Search This Blog

Thursday, 25 September 2014

Spread the news: butter may not be a yellow peril after all

New research shows that men who had had a heart attack were more likely to die from coronary heart disease when they replaced saturated fats with polyunsaturated fat in margarine

Many of us prefer the taste of butter to margarine, but are conscious of the risks to our arteries. So a new study apparently coming down on the side of animal fats in the butter-versus-margarine debate would seem cheering.
The research, published last week in the British Medical Journal, showed that men who had had a heart attack were more likely to die from coronary heart disease when they replaced saturated fats – found in dairy and fatty red meat – with polyunsaturated fat from safflower oil and safflower oil margarine.
These are surprising results, as polyunsaturated fats are usually seen to be the key to a healthy diet. However, experts have been quick to say that we shouldn’t use these findings to abandon vegetable oils found in margarine in favour of butter and lard.
“The safflower oil in the study is rarely used in this country,” says Tom Sanders, professor of Nutrition and Dietetics at King’s College, London. “It’s unusually high in omega-6 polyunsaturated fat, and people in the safflower oil intervention arm of the trial were getting 15 per cent of their energy from omega-6.
“Since 1991, UK nutrition guidelines have stated that no more than 10 per cent of our energy should come from polyunsaturates, and our current intake is around 6 per cent.”
Current thinking, then, is that you can have too much of a good thing in the shape of omega-6 rich polyunsaturated margarines. This is why margarine manufacturers have been moving away from the most omega-6 rich oils towards rapeseed and “high oleic” sunflower oil.
The latest large analysis on dietary fat and cardiovascular risk, published by the highly respected Cochrane library in 2011, said replacing saturated fat with unsaturated fats had a “small but potentially important reduction in cardiovascular risk”.
But unsaturated fats include different types of fats – such as monounsaturates, omega-3 polyunsaturates and omega-6 polyunsaturates – and increasingly it would seem that getting a balance of all three is key.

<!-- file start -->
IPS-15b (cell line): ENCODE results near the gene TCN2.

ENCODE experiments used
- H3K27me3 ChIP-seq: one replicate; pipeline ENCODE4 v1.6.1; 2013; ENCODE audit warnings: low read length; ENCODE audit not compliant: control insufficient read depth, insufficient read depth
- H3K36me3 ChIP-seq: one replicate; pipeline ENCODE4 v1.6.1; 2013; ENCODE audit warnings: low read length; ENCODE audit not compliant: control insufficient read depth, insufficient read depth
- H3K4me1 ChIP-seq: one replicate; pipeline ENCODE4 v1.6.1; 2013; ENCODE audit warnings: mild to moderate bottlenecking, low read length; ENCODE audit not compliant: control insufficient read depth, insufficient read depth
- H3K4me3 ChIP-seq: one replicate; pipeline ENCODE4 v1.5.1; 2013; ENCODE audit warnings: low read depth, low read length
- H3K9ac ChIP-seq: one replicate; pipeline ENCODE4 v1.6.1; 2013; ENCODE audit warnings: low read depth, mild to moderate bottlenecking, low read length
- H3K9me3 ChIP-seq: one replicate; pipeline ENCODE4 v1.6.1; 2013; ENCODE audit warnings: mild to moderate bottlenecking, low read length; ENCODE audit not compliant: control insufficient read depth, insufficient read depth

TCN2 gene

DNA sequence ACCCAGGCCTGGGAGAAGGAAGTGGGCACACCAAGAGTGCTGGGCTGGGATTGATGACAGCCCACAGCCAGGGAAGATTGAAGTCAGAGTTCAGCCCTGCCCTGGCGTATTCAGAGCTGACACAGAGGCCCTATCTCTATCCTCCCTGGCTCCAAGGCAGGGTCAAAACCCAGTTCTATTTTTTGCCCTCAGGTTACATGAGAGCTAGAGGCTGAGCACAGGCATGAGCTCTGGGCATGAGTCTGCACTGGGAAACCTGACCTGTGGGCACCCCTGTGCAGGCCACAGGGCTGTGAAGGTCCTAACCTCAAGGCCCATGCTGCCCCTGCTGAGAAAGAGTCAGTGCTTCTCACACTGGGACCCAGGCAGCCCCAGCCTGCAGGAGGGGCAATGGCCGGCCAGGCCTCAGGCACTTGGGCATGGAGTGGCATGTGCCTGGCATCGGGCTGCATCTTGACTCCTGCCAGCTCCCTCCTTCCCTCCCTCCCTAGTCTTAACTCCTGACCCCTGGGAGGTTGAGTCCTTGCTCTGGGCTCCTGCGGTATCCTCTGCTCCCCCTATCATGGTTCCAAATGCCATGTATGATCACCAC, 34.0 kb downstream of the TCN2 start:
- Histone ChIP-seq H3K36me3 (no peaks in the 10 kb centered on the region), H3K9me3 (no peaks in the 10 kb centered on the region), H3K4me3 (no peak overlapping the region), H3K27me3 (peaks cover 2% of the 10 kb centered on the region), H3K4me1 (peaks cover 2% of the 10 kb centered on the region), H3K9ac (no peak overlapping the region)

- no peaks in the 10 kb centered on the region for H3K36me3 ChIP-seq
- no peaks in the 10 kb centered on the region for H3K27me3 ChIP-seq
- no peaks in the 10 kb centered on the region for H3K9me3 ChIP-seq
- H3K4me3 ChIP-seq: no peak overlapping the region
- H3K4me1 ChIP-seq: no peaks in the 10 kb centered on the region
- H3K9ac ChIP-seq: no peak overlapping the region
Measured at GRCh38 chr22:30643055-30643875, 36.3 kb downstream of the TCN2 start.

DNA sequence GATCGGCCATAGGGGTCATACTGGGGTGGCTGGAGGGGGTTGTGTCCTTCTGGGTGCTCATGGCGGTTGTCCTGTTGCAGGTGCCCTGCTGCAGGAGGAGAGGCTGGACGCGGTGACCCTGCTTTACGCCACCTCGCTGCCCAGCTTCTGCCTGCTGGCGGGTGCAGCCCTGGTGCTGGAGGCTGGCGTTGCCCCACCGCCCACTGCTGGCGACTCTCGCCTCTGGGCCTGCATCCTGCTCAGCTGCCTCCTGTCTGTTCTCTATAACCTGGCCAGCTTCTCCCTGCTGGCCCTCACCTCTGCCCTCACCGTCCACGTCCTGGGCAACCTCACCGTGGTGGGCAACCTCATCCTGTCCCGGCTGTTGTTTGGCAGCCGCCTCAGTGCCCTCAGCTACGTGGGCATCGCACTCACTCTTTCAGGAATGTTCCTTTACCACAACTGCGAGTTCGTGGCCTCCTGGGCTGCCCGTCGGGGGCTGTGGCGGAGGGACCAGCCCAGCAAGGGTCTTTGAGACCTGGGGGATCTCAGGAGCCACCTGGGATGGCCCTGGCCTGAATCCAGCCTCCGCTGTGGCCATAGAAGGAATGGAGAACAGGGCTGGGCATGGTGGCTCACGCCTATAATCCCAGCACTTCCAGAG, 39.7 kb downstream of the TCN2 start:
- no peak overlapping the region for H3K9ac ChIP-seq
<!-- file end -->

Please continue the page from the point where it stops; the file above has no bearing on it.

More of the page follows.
Omega-3 and omega-6 are essential fats, so-called as the body can’t make them and our diet must provide them. As integral components of cell membranes, they help coordinate cell-to-cell messaging, in particular influencing inflammatory signals between cells.
“We’ve long been aware of the anti-inflammatory nature of fish oil due to its omega-3 polyunsaturated content,” says Catherine Collins, principal dietitian at St George’s Hospital, London. “In contrast, we know that an excessively high intake of omega-6 polyunsaturates – found in sunflower and corn oils – has the opposite effect, increasing inflammation and pain. The balance between these two fats influences inflammation and contributes to cardiovascular risk.
“Monounsaturates (eg olive and rapeseed oils) are relatively inert fats, working with omega-3 fats to reduce inflammation.”
In practical terms, you’ll get the balance about right by eating one to two portions of omega-3 oily fish a week and using cooking oils and spreads that provide a balance of omega-6 polyunsaturated and monounsaturates.
But is butter ever OK? “I’d never have anything but butter on my veg,” says Prof Sanders. “And if you prefer it on your bread, too, that’s also OK, as long as you don’t trowel it on.”

Butter contains a great deal of saturated fat and also monounsaturated fat - these are highly stable. The smallest groups of fat in the butter are polyunsaturated - with more omega 6 than omega 3. The larger proportions of saturated and monounsaturated fats make it more difficult to damage the small minority of polyunsaturated fat. However that minority can still be damaged so it is still important to have fresh butter.

There are so many variables to this because plants oils in margarine are partially damaged by the hydrogenation process. It can be trans fats that are causing problems (not just polyunsaturated omega 6).

Polyunsaturated oils also easily damaged by heat, UV light and oxygen from the air. It could be the consumption of damaged oils that contributes to inflammations. Polyunsaturated omega 6 oils are valuable but should be consumed in their undamaged forms within nuts, seeds, whole grains not be heavily processed.

Omega 3 fatty acids are also polyunsaturated and susceptible to damage so should also be consumed fresh or ideally not hydrogenated.

A balance between omega 3 and omega 6 is also important for health - in controlling inflammation.

Replacing butter (mainly saturated fat) for omega 6 rich plant oils can potentially reduce the amount of damaged oils you are consuming, will increase the amount of saturated fat you are consuming and decrease the amount of omega 6 fatty acids you are consuming.

No comments:

Post a Comment